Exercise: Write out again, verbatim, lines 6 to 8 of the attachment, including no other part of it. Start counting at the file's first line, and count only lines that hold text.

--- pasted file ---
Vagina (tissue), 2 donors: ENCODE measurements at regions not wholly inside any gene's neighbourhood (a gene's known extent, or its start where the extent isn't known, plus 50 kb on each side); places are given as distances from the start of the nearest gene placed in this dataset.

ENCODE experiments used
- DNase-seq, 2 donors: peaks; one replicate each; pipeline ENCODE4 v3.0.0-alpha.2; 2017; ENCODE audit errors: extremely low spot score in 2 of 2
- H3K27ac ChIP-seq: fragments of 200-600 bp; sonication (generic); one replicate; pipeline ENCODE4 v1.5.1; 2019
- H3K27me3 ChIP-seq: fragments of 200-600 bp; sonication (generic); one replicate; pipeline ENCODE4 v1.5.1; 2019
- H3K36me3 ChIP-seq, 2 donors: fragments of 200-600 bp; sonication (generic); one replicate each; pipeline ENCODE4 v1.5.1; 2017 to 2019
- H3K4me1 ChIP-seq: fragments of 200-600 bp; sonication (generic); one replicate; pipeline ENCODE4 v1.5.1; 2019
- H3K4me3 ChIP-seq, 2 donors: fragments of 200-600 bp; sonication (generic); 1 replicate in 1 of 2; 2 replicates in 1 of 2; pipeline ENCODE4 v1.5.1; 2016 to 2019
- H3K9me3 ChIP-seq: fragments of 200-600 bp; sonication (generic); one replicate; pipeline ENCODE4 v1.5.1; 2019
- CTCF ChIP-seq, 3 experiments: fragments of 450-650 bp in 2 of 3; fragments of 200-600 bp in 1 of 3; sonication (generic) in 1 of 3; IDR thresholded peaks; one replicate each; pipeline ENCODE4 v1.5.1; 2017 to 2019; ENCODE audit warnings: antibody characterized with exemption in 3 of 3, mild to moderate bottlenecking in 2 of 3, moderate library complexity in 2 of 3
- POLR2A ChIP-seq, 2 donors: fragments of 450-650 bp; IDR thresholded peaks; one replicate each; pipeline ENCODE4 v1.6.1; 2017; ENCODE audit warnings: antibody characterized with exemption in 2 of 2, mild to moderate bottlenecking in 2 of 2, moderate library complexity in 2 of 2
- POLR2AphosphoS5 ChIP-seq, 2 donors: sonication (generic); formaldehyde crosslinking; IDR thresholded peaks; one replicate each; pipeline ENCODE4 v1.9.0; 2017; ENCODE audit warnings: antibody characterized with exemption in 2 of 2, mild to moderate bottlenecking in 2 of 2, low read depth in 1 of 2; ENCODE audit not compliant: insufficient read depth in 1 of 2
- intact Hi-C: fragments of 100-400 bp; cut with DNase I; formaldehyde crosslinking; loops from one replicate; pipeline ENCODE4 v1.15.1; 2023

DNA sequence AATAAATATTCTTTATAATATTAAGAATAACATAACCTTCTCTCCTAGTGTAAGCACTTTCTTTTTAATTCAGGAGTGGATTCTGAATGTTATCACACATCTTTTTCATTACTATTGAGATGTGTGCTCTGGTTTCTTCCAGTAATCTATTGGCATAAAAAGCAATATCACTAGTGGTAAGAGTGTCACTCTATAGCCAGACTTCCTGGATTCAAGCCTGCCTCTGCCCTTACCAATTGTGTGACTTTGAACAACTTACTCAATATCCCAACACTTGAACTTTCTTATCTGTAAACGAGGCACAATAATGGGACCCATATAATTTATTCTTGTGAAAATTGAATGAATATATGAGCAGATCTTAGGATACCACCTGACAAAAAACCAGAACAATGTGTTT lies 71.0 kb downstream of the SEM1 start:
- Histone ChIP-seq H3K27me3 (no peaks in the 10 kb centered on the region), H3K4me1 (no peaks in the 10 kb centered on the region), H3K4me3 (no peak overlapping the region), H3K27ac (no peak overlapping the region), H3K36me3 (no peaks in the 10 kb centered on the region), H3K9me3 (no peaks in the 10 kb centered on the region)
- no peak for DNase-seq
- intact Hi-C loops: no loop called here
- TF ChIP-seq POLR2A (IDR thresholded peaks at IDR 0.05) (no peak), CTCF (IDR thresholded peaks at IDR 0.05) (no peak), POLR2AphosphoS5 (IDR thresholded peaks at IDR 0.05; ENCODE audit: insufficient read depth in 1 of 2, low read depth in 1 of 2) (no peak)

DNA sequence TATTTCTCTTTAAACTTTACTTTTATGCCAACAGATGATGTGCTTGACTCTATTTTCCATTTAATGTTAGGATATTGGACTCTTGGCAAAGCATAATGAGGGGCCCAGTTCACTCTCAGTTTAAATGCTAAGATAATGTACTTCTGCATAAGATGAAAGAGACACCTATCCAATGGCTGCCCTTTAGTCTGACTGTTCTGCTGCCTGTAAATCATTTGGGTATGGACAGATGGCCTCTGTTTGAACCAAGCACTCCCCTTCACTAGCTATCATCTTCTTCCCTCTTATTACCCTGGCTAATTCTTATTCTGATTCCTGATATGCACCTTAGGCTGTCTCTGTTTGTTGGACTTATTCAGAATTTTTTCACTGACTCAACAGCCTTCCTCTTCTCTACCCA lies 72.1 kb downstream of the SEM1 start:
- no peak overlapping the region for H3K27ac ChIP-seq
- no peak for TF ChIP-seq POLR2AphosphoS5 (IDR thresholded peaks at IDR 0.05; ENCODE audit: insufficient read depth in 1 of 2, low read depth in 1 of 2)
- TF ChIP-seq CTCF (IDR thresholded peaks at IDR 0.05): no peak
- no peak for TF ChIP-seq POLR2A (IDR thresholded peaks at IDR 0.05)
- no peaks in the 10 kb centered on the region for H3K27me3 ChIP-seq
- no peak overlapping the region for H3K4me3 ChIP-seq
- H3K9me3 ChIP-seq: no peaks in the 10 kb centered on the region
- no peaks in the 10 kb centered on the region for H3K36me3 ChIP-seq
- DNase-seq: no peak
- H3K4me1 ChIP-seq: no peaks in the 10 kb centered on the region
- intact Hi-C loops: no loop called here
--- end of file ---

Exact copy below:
- H3K36me3 ChIP-seq, 2 donors: fragments of 200-600 bp; sonication (generic); one replicate each; pipeline ENCODE4 v1.5.1; 2017 to 2019
- H3K4me1 ChIP-seq: fragments of 200-600 bp; sonication (generic); one replicate; pipeline ENCODE4 v1.5.1; 2019
- H3K4me3 ChIP-seq, 2 donors: fragments of 200-600 bp; sonication (generic); 1 replicate in 1 of 2; 2 replicates in 1 of 2; pipeline ENCODE4 v1.5.1; 2016 to 2019